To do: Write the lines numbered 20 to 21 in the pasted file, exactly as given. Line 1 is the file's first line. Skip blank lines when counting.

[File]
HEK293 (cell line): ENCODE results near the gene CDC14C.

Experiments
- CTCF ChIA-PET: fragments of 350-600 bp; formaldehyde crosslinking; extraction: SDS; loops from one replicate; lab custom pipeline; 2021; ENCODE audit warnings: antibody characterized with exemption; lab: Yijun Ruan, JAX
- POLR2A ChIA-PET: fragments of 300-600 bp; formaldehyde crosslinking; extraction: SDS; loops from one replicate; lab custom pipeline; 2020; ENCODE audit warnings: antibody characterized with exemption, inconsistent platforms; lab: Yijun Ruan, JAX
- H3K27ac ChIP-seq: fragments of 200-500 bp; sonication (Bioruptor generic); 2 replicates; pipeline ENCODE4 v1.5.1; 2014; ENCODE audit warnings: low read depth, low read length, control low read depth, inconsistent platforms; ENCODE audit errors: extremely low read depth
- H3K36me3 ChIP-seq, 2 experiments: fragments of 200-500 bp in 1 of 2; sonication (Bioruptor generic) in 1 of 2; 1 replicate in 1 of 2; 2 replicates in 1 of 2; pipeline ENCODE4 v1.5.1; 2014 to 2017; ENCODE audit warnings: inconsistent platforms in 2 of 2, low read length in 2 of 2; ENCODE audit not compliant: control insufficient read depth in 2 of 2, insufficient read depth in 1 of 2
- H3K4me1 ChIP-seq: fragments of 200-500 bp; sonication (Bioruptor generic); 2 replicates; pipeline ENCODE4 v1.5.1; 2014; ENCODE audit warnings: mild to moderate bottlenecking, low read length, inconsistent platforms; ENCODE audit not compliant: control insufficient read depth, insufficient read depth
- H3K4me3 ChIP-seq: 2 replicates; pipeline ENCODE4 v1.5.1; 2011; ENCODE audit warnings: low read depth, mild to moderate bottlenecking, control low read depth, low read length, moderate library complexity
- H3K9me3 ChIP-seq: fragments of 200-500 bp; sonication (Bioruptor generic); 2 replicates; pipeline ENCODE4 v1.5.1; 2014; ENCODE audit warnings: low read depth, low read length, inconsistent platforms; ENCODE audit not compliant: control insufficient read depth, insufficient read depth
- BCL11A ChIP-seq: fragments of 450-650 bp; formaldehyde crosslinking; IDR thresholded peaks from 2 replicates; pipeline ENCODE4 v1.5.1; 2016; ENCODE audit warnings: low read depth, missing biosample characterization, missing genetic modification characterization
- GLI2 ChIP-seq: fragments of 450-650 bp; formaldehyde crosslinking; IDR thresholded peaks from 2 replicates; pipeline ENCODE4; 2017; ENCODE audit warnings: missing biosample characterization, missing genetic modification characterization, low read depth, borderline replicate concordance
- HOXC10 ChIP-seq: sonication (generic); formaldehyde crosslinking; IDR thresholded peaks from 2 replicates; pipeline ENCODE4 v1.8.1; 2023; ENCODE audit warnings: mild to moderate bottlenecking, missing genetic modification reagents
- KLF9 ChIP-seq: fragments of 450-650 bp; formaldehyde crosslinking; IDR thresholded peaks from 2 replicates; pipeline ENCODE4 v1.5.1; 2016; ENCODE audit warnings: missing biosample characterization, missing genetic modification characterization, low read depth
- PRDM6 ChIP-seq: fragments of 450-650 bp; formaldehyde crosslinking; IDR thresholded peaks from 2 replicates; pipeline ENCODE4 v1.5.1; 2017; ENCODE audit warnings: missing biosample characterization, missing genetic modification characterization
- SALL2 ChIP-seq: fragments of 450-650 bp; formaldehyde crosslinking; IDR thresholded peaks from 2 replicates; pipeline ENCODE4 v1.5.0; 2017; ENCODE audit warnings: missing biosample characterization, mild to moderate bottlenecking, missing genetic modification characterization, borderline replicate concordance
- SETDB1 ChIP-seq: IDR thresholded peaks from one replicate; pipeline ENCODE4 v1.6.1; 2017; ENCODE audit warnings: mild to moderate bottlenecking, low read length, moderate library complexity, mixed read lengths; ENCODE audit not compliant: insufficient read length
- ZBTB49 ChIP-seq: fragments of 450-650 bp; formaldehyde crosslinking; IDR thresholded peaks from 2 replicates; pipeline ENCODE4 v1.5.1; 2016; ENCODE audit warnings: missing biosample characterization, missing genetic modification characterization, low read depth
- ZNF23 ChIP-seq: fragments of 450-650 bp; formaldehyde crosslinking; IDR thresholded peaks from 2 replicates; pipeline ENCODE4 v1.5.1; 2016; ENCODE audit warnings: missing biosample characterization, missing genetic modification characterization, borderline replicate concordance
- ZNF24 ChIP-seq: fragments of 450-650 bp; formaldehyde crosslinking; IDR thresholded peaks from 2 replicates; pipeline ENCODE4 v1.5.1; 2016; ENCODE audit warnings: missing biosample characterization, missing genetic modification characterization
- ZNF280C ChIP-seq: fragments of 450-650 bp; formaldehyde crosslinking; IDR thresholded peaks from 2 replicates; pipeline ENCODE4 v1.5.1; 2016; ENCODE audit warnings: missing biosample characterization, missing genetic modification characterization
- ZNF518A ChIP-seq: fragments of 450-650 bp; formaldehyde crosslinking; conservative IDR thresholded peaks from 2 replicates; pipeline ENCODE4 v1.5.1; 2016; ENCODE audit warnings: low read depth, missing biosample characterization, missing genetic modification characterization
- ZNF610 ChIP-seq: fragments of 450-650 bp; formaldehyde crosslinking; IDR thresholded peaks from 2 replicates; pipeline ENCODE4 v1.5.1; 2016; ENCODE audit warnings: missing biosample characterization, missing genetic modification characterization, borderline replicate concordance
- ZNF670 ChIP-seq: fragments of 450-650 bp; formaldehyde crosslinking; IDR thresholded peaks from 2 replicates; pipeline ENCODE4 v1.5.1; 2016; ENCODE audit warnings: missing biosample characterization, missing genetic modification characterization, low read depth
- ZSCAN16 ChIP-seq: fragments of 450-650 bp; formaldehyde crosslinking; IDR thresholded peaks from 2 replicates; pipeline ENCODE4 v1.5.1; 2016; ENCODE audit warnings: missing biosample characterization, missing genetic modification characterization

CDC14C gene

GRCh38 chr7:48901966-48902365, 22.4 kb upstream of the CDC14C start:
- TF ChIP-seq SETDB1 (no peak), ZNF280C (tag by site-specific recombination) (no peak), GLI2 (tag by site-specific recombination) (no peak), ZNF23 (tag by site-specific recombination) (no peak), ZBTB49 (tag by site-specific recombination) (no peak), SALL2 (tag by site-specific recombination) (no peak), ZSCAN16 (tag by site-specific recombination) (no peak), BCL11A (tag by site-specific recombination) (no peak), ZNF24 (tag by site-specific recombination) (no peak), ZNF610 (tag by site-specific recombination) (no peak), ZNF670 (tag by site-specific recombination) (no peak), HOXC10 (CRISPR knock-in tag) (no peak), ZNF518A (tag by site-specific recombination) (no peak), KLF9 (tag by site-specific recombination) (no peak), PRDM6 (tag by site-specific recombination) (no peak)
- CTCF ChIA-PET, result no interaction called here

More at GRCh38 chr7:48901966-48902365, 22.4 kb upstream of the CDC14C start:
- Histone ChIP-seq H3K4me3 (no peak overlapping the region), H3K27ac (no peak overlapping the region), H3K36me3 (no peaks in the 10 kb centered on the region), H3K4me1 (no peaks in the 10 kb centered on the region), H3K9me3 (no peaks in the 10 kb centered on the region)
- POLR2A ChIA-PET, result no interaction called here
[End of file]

- ZNF280C ChIP-seq: fragments of 450-650 bp; formaldehyde crosslinking; IDR thresholded peaks from 2 replicates; pipeline ENCODE4 v1.5.1; 2016; ENCODE audit warnings: missing biosample characterization, missing genetic modification characterization
- ZNF518A ChIP-seq: fragments of 450-650 bp; formaldehyde crosslinking; conservative IDR thresholded peaks from 2 replicates; pipeline ENCODE4 v1.5.1; 2016; ENCODE audit warnings: low read depth, missing biosample characterization, missing genetic modification characterization